Generally flight training
takes placed at licensed airfields where emergency crews are available on
large backyard will suffice for most ultralights, which can take off and
land in as little as 100 feet. Like the original aerodromes of old, these
fields are often very open, with no predefined runway. Pilots just start
their takeoff run from the far edge of the field that most faces into that
day's prevailing wind.
own enough land, and if your local and state officials don't mind, you can
build an airport using a simple grass, dirt, or gravel strip. The best of
these will look like groomed golf course fairways. The worst will hardly
be recognizable as anything more than a wide rocky path.
or private, the soft touchdown virtually guaranteed by grass will impress
your passengers, while taking you back to a simpler time in the history of
airports feature only a single runway. That's fine, until the wind blows
hard from a direction across the runway. That's because airplanes have
limitations as to how much crosswind in which they can safely take off or
land. With just a single runway, if the crosswind is too strong, no one
can take off or land safely.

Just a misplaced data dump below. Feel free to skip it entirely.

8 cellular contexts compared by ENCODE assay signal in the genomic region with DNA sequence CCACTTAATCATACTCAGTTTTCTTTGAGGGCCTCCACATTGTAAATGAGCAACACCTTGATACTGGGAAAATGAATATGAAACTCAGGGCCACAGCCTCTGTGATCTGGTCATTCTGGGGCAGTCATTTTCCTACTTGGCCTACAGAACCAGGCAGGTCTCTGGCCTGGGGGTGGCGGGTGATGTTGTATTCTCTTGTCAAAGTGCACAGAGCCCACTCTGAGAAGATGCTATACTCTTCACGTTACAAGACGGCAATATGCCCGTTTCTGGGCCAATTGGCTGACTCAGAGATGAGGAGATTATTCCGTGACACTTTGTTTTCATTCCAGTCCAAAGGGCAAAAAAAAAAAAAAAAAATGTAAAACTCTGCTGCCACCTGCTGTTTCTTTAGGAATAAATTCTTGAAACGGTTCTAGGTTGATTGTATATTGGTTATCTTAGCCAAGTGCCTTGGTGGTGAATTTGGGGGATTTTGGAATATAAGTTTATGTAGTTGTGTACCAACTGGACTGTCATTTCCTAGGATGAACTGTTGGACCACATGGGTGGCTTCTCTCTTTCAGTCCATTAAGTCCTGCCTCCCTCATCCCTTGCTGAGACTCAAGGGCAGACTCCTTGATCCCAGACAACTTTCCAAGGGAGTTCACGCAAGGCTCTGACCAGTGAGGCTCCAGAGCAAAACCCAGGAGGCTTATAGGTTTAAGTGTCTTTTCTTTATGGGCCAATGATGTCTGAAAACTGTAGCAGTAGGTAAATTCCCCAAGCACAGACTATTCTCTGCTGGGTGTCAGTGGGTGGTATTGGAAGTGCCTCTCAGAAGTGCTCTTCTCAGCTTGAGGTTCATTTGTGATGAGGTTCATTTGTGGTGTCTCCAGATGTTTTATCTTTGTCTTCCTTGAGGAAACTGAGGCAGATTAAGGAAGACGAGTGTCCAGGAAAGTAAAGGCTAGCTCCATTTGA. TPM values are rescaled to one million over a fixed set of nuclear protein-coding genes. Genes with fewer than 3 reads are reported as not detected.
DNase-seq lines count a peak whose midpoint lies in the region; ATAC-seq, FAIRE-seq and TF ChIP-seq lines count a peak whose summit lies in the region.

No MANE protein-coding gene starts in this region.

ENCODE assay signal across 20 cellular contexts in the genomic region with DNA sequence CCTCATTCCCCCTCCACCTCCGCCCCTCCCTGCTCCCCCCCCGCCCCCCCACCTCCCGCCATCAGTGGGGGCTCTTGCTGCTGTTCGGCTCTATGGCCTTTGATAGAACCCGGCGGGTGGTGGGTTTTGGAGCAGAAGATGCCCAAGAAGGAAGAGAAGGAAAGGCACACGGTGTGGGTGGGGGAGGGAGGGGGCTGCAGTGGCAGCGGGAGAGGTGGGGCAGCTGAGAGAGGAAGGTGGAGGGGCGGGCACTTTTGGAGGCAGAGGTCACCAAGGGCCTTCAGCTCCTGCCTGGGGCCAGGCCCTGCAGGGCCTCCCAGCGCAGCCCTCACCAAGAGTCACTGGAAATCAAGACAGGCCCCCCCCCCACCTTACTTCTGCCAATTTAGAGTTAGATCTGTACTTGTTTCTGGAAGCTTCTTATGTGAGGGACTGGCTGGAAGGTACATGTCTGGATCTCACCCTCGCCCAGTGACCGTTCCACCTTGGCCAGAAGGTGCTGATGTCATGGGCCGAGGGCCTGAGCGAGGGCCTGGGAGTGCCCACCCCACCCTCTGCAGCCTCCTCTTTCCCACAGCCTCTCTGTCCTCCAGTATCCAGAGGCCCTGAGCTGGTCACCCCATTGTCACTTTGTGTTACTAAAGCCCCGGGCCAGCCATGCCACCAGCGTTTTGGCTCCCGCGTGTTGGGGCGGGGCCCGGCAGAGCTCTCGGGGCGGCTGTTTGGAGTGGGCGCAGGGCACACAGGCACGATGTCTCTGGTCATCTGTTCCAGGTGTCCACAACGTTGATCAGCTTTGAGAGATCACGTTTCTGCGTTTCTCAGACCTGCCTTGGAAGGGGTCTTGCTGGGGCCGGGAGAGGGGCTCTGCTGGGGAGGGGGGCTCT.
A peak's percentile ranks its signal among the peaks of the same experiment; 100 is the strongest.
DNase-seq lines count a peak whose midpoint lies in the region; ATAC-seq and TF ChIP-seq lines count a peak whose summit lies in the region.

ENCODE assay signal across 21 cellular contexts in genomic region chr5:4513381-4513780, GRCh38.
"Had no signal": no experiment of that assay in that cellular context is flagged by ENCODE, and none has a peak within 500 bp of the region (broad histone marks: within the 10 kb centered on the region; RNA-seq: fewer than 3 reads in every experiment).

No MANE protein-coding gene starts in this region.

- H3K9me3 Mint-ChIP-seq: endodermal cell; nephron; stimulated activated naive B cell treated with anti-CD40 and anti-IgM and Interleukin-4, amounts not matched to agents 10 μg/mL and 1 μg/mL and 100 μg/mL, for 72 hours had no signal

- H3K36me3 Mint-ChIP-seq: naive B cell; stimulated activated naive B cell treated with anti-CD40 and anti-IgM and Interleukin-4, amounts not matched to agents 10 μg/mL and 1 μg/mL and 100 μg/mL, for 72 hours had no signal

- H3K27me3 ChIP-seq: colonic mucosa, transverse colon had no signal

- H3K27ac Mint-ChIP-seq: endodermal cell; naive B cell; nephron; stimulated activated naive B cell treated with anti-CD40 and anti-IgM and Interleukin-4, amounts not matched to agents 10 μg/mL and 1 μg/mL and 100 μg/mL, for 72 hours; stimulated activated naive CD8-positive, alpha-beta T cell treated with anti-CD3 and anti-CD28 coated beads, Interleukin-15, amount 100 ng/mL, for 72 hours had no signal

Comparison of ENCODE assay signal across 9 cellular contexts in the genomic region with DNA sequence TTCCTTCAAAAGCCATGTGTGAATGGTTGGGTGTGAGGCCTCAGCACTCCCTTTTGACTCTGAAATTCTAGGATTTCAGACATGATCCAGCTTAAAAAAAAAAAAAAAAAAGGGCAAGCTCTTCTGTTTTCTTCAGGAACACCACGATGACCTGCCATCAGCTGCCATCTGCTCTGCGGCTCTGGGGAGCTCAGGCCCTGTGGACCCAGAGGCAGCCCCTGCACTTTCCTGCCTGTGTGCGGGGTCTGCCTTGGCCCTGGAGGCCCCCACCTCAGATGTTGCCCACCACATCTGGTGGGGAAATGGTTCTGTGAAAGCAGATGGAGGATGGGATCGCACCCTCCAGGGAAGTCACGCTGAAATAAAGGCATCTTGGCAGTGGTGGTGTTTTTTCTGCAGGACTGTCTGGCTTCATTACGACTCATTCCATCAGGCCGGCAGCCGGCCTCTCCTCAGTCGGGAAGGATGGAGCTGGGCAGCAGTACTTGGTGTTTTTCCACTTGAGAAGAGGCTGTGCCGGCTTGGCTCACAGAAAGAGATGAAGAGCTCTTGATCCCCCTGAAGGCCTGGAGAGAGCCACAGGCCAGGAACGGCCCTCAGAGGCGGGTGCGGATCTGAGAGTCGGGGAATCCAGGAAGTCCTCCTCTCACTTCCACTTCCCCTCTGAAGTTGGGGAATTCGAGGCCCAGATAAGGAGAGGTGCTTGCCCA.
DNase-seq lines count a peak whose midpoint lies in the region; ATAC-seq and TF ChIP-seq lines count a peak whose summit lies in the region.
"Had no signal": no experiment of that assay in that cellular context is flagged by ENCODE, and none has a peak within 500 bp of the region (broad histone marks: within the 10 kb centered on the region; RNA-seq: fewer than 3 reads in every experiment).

making long trips, it's wise to pick an airport with a second crosswind
runway just in case the field is experiencing very unusual winds on the
day you arrive.
airports have two or more runways. There's typically one longer runway
that faces into the historically prevailing wind, and a second so called
crosswind runway that's used when the wind is blowing from an unusual
uncommon to find that the crosswind runway is grass, while only the main
runway and taxiways are paved.
cases, the larger runway serves airline traffic, while the smaller runway
serves general aviation (GA) operations.
like there are people who live along a golf course in a golf community,
there are some people who live with their airplanes at a residential
airpark. These are planned residential communities that feature an
airport, streets wide enough to taxi an airplane, and garages large enough
airports have a ramp or apron, which is a place to park visiting aircraft
or based aircraft. The individual parking spaces, which can be paved or
grass, are called tiedowns, since aircraft are usually tied down between
flights so that they don't move with a strong wind.
Airplanes use highly refined and high-quality fuels. Piston aircraft use
100-octane aviation gasoline. Turbine aircraft use Jet A fuel. These fuels
are stored in tanks or trucks and are dispensed with pumps like those used
by an automobile gas station. Some airports have installed self-serve
pumps so that pilots can refuel their aircraft after hours.